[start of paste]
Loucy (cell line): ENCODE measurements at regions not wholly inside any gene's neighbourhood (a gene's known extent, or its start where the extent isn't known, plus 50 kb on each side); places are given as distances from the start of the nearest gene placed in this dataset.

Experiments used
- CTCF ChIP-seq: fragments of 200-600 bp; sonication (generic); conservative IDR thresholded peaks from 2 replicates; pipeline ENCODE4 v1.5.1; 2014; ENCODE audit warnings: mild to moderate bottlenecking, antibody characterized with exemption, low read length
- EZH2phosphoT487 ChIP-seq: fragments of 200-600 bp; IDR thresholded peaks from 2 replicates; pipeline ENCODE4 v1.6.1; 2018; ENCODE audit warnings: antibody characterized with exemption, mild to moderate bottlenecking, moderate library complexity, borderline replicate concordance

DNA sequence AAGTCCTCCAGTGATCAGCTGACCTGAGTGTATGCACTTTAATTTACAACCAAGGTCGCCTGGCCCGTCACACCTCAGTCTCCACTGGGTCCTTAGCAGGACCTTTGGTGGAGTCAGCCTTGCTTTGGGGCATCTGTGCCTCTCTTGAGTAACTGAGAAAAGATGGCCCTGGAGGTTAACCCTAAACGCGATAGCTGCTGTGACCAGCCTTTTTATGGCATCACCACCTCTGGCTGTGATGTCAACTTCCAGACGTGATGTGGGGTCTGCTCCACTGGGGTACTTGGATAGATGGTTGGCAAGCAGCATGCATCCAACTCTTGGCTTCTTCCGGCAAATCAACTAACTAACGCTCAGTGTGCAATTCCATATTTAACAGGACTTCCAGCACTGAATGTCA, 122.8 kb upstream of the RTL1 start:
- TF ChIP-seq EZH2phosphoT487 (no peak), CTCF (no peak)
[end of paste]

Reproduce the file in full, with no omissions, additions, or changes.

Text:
Loucy (cell line): ENCODE measurements at regions not wholly inside any gene's neighbourhood (a gene's known extent, or its start where the extent isn't known, plus 50 kb on each side); places are given as distances from the start of the nearest gene placed in this dataset.

Experiments used
- CTCF ChIP-seq: fragments of 200-600 bp; sonication (generic); conservative IDR thresholded peaks from 2 replicates; pipeline ENCODE4 v1.5.1; 2014; ENCODE audit warnings: mild to moderate bottlenecking, antibody characterized with exemption, low read length
- EZH2phosphoT487 ChIP-seq: fragments of 200-600 bp; IDR thresholded peaks from 2 replicates; pipeline ENCODE4 v1.6.1; 2018; ENCODE audit warnings: antibody characterized with exemption, mild to moderate bottlenecking, moderate library complexity, borderline replicate concordance

DNA sequence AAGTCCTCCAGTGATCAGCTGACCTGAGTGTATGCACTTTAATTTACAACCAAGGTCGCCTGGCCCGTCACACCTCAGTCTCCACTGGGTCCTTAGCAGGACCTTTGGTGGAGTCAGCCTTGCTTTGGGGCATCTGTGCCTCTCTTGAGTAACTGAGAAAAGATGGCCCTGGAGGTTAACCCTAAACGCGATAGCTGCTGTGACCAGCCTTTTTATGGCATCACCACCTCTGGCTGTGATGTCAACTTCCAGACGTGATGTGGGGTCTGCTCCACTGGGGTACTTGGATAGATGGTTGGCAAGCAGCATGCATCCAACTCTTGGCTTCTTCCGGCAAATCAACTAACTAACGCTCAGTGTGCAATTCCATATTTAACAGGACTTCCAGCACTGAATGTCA, 122.8 kb upstream of the RTL1 start:
- TF ChIP-seq EZH2phosphoT487 (no peak), CTCF (no peak)